CHAPEL HILL, N.C. – While the University of North Carolina awaits the NCAA’s amended notice of allegations, national experts, along with recent NCAA legislation, suggest the legitimacy of the most serious allegation in the original notice is tenuous at best.
The New Proposal
Earlier this month, the NCAA’s Division I Council announced the first legislative change to the organization’s approach to academic issues in over 30 years by unveiling a new set of rules that would require schools to create their own academic integrity policies that apply to all students. The proposal, designed by the Division I Committee on Academics, is significant in that it removes the NCAA enforcement staff’s role in determining if academic impropriety occurred. Only conduct violating a school’s academic integrity policy could turn into a NCAA violation.
Carolyn Callahan, a University of Virginia education professor and a member of the Committee on Academics, said the proposal was years in the making due to the NCAA membership seeking clarity on academic issues.
“It was just unclear where to look and how to interpret the old legislation,” Callahan wrote in an email to Inside Carolina this week.
Callahan said the proposal was not a response to UNC’s academic scandal, noting a wide range of academic issues across various institutions that played a role in developing the legislation. Even so, the proposal, the first of its kind since 1983, hints at legitimate questions about the NCAA’s ability to apply its current bylaws to UNC’s AFAM investigation.
Targeting Impermissible Benefits
The NCAA has historically limited academic fraud allegations to cases with well-defined examples of cheating to benefit student-athletes. In 2015, the NCAA determined that Syracuse had committed academic fraud when a tutor and three football student-athletes provided false and/or misleading information and two basketball staff members arranged for fraudulent academic credit.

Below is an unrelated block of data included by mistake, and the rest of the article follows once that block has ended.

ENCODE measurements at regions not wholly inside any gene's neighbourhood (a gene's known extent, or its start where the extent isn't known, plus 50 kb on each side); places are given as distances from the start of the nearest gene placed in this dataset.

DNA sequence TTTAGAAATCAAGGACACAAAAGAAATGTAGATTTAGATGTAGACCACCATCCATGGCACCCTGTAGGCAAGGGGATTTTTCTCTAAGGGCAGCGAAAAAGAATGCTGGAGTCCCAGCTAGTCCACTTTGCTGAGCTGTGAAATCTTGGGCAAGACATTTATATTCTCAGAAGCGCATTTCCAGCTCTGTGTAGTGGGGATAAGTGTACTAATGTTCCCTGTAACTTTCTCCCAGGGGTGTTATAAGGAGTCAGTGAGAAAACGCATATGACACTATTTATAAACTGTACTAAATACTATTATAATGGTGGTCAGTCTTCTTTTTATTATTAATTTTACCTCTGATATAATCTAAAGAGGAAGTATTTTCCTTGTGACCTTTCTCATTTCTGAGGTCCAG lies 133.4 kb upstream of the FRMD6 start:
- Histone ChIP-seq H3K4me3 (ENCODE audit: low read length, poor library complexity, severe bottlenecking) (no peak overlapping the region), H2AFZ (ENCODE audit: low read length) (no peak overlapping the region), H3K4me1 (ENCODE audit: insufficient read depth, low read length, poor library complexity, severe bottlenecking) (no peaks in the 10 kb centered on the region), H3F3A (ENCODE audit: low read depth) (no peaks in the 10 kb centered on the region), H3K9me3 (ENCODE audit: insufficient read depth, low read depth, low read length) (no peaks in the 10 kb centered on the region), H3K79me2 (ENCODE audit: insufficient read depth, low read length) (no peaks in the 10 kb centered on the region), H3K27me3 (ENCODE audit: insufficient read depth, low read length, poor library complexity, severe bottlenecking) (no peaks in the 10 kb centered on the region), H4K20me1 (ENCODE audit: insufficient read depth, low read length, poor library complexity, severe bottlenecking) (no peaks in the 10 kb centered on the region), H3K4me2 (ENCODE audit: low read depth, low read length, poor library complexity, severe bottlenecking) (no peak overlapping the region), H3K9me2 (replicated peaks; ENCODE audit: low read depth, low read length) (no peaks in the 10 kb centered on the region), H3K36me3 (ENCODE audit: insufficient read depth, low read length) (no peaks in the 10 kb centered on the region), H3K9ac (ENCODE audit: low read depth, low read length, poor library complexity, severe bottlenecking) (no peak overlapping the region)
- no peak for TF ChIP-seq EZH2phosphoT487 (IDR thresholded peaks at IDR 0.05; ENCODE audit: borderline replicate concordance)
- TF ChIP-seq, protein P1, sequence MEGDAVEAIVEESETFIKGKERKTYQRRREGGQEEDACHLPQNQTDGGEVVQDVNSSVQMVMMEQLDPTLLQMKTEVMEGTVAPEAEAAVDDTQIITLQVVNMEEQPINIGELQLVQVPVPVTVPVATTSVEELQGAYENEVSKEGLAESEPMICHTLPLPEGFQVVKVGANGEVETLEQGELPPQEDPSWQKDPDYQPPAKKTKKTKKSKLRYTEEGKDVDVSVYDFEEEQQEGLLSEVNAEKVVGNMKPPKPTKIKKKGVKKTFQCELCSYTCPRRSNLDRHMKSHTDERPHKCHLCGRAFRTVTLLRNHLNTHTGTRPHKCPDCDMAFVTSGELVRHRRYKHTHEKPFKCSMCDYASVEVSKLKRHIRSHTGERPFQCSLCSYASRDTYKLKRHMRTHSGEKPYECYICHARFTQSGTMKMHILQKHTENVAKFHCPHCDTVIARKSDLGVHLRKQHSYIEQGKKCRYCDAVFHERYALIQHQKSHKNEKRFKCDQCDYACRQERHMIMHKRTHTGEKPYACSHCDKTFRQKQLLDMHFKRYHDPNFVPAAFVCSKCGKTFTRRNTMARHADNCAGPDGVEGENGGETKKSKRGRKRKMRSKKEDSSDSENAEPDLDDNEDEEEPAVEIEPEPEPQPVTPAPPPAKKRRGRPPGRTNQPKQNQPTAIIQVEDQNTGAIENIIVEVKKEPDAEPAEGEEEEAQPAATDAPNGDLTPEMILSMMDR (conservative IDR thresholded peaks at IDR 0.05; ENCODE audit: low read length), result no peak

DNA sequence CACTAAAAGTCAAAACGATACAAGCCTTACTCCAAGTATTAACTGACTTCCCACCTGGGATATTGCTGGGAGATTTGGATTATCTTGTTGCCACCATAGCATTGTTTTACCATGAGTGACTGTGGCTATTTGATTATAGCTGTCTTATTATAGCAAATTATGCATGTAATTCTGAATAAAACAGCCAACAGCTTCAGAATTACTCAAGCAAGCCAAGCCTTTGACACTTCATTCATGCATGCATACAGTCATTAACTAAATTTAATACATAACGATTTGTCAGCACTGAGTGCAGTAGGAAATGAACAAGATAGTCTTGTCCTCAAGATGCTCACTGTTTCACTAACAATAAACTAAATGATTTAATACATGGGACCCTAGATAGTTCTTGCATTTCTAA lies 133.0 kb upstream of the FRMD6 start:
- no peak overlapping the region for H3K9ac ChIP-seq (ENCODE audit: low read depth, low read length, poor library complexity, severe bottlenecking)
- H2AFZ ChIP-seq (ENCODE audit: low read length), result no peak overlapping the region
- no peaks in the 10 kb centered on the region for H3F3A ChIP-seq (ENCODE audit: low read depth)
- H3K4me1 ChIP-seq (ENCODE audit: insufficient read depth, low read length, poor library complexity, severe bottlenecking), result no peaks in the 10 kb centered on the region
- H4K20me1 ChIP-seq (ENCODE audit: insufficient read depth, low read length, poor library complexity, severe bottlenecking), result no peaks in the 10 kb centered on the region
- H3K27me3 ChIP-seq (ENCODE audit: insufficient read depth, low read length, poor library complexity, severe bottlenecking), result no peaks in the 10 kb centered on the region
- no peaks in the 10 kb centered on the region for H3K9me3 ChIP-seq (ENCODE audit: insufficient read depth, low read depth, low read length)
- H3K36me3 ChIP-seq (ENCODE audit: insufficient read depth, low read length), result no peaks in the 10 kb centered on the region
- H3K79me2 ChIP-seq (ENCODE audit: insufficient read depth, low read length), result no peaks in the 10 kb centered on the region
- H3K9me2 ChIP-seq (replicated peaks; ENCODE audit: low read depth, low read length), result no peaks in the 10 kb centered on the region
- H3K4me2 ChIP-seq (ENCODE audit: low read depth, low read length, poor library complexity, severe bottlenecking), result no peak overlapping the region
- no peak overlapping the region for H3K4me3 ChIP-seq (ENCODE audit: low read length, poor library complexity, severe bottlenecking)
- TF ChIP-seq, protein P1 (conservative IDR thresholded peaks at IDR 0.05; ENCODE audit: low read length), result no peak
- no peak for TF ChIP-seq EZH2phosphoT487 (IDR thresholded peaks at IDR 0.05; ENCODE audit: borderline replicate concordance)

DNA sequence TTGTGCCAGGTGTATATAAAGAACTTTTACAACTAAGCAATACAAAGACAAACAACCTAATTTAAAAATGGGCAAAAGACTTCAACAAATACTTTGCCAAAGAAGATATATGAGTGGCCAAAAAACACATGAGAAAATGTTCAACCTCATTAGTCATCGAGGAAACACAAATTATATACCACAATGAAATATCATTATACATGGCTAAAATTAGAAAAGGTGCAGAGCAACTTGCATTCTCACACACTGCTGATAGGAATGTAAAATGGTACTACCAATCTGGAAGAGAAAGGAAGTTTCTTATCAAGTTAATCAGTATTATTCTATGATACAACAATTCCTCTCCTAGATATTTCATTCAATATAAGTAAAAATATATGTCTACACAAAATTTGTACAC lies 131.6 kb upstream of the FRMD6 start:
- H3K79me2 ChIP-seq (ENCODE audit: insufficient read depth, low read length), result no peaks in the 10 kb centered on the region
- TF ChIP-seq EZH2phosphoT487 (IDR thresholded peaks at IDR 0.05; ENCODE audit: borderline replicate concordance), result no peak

Finding academic fraud when individuals within an athletic department are complicit in cheating is a simple determination for the NCAA’s enforcement staff. It’s a completely different matter when the NCAA encounters a situation in which the legitimacy of classes or an institution’s academic standards are in question, such as UNC’s pending case.
NCAA President Mark Emmert has repeatedly said it’s not his enforcement staff’s role to determine how a class should be taught, which speaks not only to the academic integrity proposal, but also to the NCAA’s decision not to allege academic fraud in its notice of allegations to UNC last May.
Instead, the enforcement staff elected to go the route of impermissible benefits in Allegation 1(a), indicating that UNC “athletics academic counselors in the Academic Support Program for Student-Athletes (ASPSA) leveraged their relationships with faculty and staff members in the African and Afro-American Studies (AFRI/AFAM) department to obtain and/or provide special arrangements to student-athletes that were not generally available to the student body.”
Allegation 1(a) cites Bylaw 220.127.116.11, which is a catchall rule about extra benefits with no specific reference to academics. The aforementioned academic integrity proposal suggests a new category of violations for impermissible academic assistance.
David Goldfield, a UNC Charlotte history professor and former NCAA Division I Academic Cabinet member, believes the application of any proposal can’t ignore the reality that athletes receive these benefits nationwide.
“It’s ironic they talk about services that are not available to students generally,” Goldfield said. “Most of the emoluments for student-athletes are not available to students generally. These impermissible advantages already exist.”